Its an honor to be invited to speak at the White House . Its especially exciting to see an administration that understands the power of youth and works to pull in our voices.
The White House was pulling together 20 “awesome” youth leaders to discuss the future of international foreign aid. The conversation was between us, the head of USAID (United States Agency for International Development) Raj Shah, and the internet. It was broadcast live on the White House website, with a realtime conversation happening on Facebook and on Twitter, hashtag #USAIDyouth.
For instance, in the Middle East, almost 65 percent of the regions’ people are youth. In many places, they’re stuck under oppressive regimes and increasingly frustrated by the lack of positive prospects for their future. In Egypt and Tunisia, this came to a head. Politicians around the world took notice. The US government is starting to realize that despite its large foreign aid packages, youth were not involved in the decision-making nor in the reception of this aid, despite being a majority of those affected by it.
A 48 starred flag, painting of George Washington, an eagle, and the golden chandelier lent the air of authenticity to remind me that this building has stood for hundreds of years and that this conversation can, at its best, change the course of history. 20 eager youth, experts in the fields of environment, health, security, and technology all sat with intense looks in their eyes. The groups varied from Truman National Security Project, National Center for Global Engagement, 350.org, Americans for Informed Democracy, Bamyan Media, The Millennium Campus Network, and others. We were ready to take up the challenge.
Many of the ideas bouncing around the room seemed to agree that there was a need to fund the best and most innovative groups, not the ones that were just the best at writing applications and getting funded. The tension is how to do that successfully while doing large-scale support and making sure that they money trail is transparent and trackable.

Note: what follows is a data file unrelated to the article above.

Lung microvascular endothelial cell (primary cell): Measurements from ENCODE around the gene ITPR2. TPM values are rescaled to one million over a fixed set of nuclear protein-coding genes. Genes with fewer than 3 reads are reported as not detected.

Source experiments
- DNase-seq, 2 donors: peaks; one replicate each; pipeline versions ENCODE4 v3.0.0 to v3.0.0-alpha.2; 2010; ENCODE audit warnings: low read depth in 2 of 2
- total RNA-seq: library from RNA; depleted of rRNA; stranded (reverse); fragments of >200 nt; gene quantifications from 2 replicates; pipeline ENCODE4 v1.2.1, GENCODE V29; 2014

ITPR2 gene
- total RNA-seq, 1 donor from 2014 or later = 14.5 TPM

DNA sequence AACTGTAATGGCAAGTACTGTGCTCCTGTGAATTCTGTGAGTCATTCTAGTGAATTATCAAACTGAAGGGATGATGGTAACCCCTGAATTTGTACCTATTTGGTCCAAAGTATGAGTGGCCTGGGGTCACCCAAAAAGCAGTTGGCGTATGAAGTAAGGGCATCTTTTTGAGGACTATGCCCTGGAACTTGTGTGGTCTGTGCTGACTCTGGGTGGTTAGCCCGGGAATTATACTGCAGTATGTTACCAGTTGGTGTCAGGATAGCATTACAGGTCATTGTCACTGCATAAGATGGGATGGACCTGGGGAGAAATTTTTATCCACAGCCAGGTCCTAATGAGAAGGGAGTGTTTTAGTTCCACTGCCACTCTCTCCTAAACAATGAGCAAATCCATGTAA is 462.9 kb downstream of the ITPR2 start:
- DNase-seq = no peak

There’s also an interesting tension in the perception of this aid to the American people from which its coming. Recent debates about cutting the US economy have targeted wings of the government such as this foreign aid. It’s not surprising why, when the average American sees it as consisting of 20% of their taxes. The reality is that it accounts for less than 1%. There’s not much room for innovation when under fire.
It’s important to be able to see how investments in science, technology, education and math (STEM), as well as green technology, are going to have a positive impact on our own economic prosperity in addition to those people working their way out of poverty around the world. But for the innovative and impactful ideas, it’s the youth who are closest to the new solutions and can help usher them in with the right support.
We all went to the White House, and were excited and honored to have been invited, but not for the photo op, but rather to make some changes. I’m encouraged by the dialogue but hope that we’re able to.